P Bass and J Bass tone.

Discussion in 'Basses [BG]' started by amusicalperson, Feb 2, 2014.

  1. Already, let me explain my situation and see if I'm the only one that is confused by this. So they say P Bass was designed with the fundamental tone in mind so that the P Bass would be mellow and sit well in the mix, and the J Bass was designed with more focus on the overtones so that it would be more present in the mix. Here is the problem I have, I find the P Bass have a nastier, raunchier tone that J Basses. I find J Basses have a smoother tone that sits better in the mix. Can someone explain? Or am I the only one who notices this?
  2. IMO the P bass "sits" in the mix quite nicely, and feel the Jazz bass can get lost in the mix more easily.

    I believe P basses originally had flats, which are definitely more "mellow" than rounds.
  3. Bassisgood4U

    Bassisgood4U Banned

    Jan 30, 2014
    Both J pickups on full sits in the mix much smoother than any P pickup. The P pickup tends to go "boing" and/or bark.

    Now the neck pickup of the J alone doesn't sound much different than the P imo....
  4. soulman969


    Oct 6, 2011
    It just depends on the band, the material and the style you play in. If there's a lot of mids a Jazz tends to blend in more and get lost a little more easily so I've always had to tweak more high end into the EQ and play a little louder than I'd like. It sounds a bit thin on stage but out in the room it fits.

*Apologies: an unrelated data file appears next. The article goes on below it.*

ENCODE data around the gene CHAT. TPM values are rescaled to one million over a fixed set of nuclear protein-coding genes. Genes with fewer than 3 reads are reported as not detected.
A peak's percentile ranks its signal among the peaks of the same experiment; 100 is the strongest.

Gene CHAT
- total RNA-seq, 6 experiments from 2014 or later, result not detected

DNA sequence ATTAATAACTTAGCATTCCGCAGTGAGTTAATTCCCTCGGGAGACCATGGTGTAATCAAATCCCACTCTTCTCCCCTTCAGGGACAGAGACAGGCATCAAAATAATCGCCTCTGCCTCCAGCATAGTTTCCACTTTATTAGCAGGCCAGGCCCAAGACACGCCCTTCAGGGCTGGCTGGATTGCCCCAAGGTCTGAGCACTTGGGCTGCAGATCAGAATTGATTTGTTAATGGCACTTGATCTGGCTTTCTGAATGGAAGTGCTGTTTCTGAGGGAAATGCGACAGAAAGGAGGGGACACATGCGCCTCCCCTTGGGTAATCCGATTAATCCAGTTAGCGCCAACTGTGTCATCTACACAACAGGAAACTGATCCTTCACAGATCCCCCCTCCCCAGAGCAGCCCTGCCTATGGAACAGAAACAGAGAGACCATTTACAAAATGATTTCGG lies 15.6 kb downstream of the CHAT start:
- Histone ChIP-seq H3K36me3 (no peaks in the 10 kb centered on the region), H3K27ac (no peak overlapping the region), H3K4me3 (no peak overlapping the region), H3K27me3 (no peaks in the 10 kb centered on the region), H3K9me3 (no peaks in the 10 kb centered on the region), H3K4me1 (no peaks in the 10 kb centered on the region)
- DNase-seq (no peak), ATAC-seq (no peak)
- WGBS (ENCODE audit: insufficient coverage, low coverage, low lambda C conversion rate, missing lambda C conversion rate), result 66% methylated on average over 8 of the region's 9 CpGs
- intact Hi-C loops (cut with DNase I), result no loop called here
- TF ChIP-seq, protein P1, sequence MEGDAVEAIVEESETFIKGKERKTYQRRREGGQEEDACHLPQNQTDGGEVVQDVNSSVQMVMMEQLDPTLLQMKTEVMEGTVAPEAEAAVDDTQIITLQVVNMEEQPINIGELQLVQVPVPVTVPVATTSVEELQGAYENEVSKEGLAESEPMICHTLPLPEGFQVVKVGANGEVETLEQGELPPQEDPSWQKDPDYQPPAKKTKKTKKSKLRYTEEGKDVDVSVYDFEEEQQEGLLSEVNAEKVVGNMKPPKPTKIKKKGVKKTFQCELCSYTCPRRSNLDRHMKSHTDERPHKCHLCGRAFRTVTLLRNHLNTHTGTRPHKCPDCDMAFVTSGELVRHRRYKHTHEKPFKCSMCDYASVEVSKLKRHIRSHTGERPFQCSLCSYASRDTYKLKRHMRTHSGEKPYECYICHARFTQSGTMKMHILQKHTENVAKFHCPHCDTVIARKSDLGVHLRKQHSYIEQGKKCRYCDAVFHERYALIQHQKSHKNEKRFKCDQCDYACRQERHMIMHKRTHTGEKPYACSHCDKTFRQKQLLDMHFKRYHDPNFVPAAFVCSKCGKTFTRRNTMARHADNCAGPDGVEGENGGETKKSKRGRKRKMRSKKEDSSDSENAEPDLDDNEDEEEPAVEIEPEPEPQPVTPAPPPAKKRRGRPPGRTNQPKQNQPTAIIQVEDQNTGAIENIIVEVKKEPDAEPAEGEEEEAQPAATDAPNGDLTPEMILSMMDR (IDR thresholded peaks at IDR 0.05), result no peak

A PBass has most of it's thrust in the low mids and it's pretty easy to get "under" the guitars and keys if they're consuming a lot of space in the mids. Unless you play an awful lot in high register a big old thumping PBass can pretty much cut through anything.
  5. SirMjac28

    SirMjac28 Patiently Waiting For The Next British Invasion

    Aug 25, 2010
    The Great Midwest
    Get a loud enough amp and neither will get lost "in the mix" many bassists feel that if every note isn't blaring in conjunction with the rest of the band they are getting "lost in the mix" the bass is felt by the audience in a way guitars can't match I've had many bassists come up to me after a show and tell me they didn't "sit in the mix" well and I tell them I felt every note.
  6. cnltb


    May 28, 2005
    These days there's no need for either bass to get lost in the mix.
    My personal preference is for the P tone.
    That of most Js tends to get annoying to me after a little while.
  7. BJMtz


    Oct 18, 2010
    Phoenix, AZ
    The one thing that always has confused me is that J basses are said to have a more versatile, wider range of tones compared to a P. Most of what I read says Ps are designed to get you that bassy boom while Js have that growl. Ps have been used from James Jamerson to Sting to Matt Freeman. And all those tones vary greatly in my opinion. I bought a P because I felt that would be the best fit for my 90s alt/rock cover band and it has been able to replicate close enough tones for Sublime, Weezer, Green Day, RHCP, STP, Nirvana, Dinosaur Jr., Smashing Pumpkins....many more. Lots of P players in there yes, but also many that are not. Would a J work that well? I have my doubts, especially since I switch a lot between fingers and pick. I also didn't want to be seen playing a J on stage with a pick;)
  8. .....especially because you switch a lot between fingers and a pick...and don't want to be seen on stage playing a J with a pick...HUH?
  9. BJMtz


    Oct 18, 2010
    Phoenix, AZ
    As ignorant as that comment is, yep that's how I feel